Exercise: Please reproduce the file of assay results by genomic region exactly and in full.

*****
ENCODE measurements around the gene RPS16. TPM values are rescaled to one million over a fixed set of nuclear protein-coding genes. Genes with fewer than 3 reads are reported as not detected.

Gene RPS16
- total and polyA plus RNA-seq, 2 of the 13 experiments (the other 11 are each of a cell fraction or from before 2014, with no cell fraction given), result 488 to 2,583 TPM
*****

ENCODE measurements around the gene RPS16. TPM values are rescaled to one million over a fixed set of nuclear protein-coding genes. Genes with fewer than 3 reads are reported as not detected.

Gene RPS16
- total and polyA plus RNA-seq, 2 of the 13 experiments (the other 11 are each of a cell fraction or from before 2014, with no cell fraction given), result 488 to 2,583 TPM